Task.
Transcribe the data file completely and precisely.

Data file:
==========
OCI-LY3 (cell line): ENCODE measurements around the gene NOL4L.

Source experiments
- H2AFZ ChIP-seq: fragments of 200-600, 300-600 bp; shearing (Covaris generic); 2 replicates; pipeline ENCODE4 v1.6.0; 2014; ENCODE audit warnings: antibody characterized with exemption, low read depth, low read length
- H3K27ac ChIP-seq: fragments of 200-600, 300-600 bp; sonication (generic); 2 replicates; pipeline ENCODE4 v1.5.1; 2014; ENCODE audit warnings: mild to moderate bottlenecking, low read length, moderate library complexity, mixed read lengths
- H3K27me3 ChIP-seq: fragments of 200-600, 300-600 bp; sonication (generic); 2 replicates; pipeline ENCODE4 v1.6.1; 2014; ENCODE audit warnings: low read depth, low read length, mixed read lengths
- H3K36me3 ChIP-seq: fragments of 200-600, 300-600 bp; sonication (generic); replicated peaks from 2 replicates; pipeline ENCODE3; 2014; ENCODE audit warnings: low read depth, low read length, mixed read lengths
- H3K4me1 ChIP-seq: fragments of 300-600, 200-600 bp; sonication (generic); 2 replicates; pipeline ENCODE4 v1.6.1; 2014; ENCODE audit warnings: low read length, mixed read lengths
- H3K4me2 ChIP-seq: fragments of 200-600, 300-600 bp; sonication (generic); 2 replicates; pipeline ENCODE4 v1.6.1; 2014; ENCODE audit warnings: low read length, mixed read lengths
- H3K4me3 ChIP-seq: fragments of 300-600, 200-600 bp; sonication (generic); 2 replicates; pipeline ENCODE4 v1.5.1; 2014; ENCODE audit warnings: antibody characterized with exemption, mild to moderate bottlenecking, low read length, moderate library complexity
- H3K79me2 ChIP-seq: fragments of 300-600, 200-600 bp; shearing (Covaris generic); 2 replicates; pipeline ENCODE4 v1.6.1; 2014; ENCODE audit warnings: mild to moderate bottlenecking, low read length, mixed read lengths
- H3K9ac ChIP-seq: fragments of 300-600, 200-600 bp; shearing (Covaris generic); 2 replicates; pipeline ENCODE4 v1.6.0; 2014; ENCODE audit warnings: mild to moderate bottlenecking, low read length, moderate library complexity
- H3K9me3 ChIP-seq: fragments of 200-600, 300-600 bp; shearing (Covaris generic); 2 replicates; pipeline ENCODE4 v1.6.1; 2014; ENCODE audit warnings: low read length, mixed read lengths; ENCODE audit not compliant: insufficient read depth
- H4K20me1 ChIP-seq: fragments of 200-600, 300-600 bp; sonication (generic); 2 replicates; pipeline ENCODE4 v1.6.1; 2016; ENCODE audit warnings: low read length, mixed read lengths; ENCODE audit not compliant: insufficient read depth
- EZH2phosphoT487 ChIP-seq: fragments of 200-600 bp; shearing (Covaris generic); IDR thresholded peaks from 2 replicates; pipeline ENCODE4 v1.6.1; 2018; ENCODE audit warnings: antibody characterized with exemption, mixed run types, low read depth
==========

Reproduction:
OCI-LY3 (cell line): ENCODE measurements around the gene NOL4L.

Source experiments
- H2AFZ ChIP-seq: fragments of 200-600, 300-600 bp; shearing (Covaris generic); 2 replicates; pipeline ENCODE4 v1.6.0; 2014; ENCODE audit warnings: antibody characterized with exemption, low read depth, low read length
- H3K27ac ChIP-seq: fragments of 200-600, 300-600 bp; sonication (generic); 2 replicates; pipeline ENCODE4 v1.5.1; 2014; ENCODE audit warnings: mild to moderate bottlenecking, low read length, moderate library complexity, mixed read lengths
- H3K27me3 ChIP-seq: fragments of 200-600, 300-600 bp; sonication (generic); 2 replicates; pipeline ENCODE4 v1.6.1; 2014; ENCODE audit warnings: low read depth, low read length, mixed read lengths
- H3K36me3 ChIP-seq: fragments of 200-600, 300-600 bp; sonication (generic); replicated peaks from 2 replicates; pipeline ENCODE3; 2014; ENCODE audit warnings: low read depth, low read length, mixed read lengths
- H3K4me1 ChIP-seq: fragments of 300-600, 200-600 bp; sonication (generic); 2 replicates; pipeline ENCODE4 v1.6.1; 2014; ENCODE audit warnings: low read length, mixed read lengths
- H3K4me2 ChIP-seq: fragments of 200-600, 300-600 bp; sonication (generic); 2 replicates; pipeline ENCODE4 v1.6.1; 2014; ENCODE audit warnings: low read length, mixed read lengths
- H3K4me3 ChIP-seq: fragments of 300-600, 200-600 bp; sonication (generic); 2 replicates; pipeline ENCODE4 v1.5.1; 2014; ENCODE audit warnings: antibody characterized with exemption, mild to moderate bottlenecking, low read length, moderate library complexity
- H3K79me2 ChIP-seq: fragments of 300-600, 200-600 bp; shearing (Covaris generic); 2 replicates; pipeline ENCODE4 v1.6.1; 2014; ENCODE audit warnings: mild to moderate bottlenecking, low read length, mixed read lengths
- H3K9ac ChIP-seq: fragments of 300-600, 200-600 bp; shearing (Covaris generic); 2 replicates; pipeline ENCODE4 v1.6.0; 2014; ENCODE audit warnings: mild to moderate bottlenecking, low read length, moderate library complexity
- H3K9me3 ChIP-seq: fragments of 200-600, 300-600 bp; shearing (Covaris generic); 2 replicates; pipeline ENCODE4 v1.6.1; 2014; ENCODE audit warnings: low read length, mixed read lengths; ENCODE audit not compliant: insufficient read depth
- H4K20me1 ChIP-seq: fragments of 200-600, 300-600 bp; sonication (generic); 2 replicates; pipeline ENCODE4 v1.6.1; 2016; ENCODE audit warnings: low read length, mixed read lengths; ENCODE audit not compliant: insufficient read depth
- EZH2phosphoT487 ChIP-seq: fragments of 200-600 bp; shearing (Covaris generic); IDR thresholded peaks from 2 replicates; pipeline ENCODE4 v1.6.1; 2018; ENCODE audit warnings: antibody characterized with exemption, mixed run types, low read depth